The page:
In this case, Sheriff Dupnik’s tactical team made no such judgment. They used an “if anything moves kill it” mentality (Fallujah, Iraq tactics). Except this isn’t Fallujah, Iraq. This is Tuscon, Arizona. This is completely inappropriate for homes in America. Finally, it they had stopped shooting at two shots and allowed medical aid, Mr. Guerena might have been saved. As it was, he was their last concern. In this case, it was supposedly a drug related raid, and no drugs or contraband were found in this home. And Mr. Guerena is dead.
Now for the strategy. The police department could have decided to wait until Mr. Guerena was headed to work and accompany him with several units until they found a safe place to stop and question him. They could have executed a search warrant of his home, with him absent, at the same time, where there would have been no decision to be made regarding defense of life and family. In this case they would have found that whatever reason that justified the search warrant to begin with was ill-conceived and mistaken. As it is, Mr. Guerena is dead. There could have been a thousand such options other than a day-time raid with automatic weapons. But they didn’t choose any of those options.
If police department wish to implement military style tactics in situations that demand such tactics (e.g., hostage situations), then they need to become skilled in such tactics and fund and train the tactical teams in a manner worthy of the tactics in use. Things such as parallel deployments with the military to various theaters around the world comes to mind.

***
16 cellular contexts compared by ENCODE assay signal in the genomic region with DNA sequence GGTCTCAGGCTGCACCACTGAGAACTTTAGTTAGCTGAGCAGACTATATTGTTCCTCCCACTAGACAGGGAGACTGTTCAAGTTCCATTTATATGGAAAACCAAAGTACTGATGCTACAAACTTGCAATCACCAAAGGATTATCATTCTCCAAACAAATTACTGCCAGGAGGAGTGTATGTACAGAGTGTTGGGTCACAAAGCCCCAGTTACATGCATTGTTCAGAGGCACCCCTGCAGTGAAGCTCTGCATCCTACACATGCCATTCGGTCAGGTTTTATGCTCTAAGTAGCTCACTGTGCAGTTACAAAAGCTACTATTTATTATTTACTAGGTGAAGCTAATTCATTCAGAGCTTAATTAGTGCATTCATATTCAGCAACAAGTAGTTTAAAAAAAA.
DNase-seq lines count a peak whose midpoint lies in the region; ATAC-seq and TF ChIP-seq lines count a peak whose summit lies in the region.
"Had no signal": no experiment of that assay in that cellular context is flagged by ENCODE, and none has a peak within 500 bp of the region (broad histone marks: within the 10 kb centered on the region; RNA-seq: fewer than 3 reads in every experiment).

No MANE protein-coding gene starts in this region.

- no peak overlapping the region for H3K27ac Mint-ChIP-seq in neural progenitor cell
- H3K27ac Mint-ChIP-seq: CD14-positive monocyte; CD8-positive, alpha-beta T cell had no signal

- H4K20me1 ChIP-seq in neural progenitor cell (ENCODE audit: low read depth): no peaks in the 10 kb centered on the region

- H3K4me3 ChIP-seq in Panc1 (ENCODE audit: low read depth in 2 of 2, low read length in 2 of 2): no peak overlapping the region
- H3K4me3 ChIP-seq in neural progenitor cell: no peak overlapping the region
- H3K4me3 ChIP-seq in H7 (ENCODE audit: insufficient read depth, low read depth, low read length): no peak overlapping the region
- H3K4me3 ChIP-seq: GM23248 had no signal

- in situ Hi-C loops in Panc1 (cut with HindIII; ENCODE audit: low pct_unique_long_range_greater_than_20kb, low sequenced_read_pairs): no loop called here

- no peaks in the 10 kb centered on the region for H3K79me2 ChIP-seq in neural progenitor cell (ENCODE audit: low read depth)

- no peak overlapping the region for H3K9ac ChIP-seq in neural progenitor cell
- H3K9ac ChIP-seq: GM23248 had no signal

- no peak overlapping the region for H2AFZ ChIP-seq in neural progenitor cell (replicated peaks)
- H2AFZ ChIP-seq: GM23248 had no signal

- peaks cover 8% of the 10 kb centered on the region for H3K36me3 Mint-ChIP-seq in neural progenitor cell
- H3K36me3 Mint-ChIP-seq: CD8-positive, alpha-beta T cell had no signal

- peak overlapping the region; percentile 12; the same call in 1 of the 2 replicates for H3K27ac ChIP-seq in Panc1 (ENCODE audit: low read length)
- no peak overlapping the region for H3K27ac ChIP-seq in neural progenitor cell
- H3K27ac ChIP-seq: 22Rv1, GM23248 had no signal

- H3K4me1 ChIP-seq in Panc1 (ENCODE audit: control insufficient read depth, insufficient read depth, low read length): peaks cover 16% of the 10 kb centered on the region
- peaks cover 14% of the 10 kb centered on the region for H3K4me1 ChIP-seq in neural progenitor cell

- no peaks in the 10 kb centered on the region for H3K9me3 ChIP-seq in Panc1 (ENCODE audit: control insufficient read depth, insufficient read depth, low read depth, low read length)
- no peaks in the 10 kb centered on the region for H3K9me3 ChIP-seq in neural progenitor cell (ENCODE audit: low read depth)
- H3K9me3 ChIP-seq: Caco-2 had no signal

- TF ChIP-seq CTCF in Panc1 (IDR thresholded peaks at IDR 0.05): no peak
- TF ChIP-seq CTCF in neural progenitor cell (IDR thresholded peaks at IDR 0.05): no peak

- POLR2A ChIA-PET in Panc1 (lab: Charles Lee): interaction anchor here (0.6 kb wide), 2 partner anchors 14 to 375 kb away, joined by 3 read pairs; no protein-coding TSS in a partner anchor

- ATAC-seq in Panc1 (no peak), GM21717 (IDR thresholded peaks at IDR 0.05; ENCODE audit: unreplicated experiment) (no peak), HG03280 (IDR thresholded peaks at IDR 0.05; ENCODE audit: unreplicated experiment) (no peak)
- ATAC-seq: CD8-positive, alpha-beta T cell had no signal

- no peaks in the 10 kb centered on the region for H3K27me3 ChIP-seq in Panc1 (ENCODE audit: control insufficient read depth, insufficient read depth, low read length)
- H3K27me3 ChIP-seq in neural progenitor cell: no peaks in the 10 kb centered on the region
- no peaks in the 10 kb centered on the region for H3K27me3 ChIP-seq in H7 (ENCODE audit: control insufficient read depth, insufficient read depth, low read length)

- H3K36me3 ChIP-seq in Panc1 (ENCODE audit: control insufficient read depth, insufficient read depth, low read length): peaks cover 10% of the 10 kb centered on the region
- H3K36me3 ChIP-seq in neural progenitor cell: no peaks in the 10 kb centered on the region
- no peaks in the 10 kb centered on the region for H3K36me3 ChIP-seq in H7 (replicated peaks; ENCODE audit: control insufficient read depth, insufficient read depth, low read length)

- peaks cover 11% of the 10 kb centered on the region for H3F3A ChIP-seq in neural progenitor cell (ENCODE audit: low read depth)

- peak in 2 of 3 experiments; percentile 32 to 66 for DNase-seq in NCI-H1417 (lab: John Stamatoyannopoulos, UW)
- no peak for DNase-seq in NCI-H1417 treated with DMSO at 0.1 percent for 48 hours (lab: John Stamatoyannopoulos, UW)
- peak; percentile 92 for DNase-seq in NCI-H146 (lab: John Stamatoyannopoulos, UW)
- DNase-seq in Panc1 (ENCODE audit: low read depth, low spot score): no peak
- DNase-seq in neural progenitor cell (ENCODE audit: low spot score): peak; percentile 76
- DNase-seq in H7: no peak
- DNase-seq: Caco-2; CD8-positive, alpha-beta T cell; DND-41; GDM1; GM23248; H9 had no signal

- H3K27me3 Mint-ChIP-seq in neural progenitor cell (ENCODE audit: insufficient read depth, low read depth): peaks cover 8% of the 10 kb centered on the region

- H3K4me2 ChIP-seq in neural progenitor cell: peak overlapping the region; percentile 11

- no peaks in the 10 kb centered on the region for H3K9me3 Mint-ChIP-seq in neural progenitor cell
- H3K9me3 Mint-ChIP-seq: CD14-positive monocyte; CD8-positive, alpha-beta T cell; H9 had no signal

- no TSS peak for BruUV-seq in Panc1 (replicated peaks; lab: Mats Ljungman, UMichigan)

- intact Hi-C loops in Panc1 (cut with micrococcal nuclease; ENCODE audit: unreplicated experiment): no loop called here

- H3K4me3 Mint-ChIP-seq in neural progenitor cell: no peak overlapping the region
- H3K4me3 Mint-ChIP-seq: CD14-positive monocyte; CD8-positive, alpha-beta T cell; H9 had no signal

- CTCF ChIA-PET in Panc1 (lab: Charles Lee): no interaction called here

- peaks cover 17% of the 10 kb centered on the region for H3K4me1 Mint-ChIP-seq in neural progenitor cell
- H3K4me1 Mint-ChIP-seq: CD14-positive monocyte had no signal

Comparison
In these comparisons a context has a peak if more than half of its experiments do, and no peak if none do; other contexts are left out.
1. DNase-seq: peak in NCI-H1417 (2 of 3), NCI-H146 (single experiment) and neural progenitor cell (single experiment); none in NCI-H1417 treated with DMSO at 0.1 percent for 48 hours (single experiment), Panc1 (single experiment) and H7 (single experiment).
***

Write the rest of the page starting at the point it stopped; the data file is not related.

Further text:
Otherwise, police departments are simply going to have to be wiser and more sophisticated regarding their strategic approach to what they believe to be dangerous people, and corral those people to locations where the risk is minimized to the potential victims, the police, and innocent bystanders. Any other approach is simply malfeasance on the part of the police.
Last, I call on the House Subcommittee of the Constitution or the House Subcommittee on Crime, Terrorism and Homeland Security to investigate the militarization of police tactics within America, and whether such tactics comport with the constitutional rights of the citizens of the United States. While I am sympathetic to my friend’s concern about going home at the end of his shift, that sympathy is mitigated when I witness awful tactics and even worse strategy.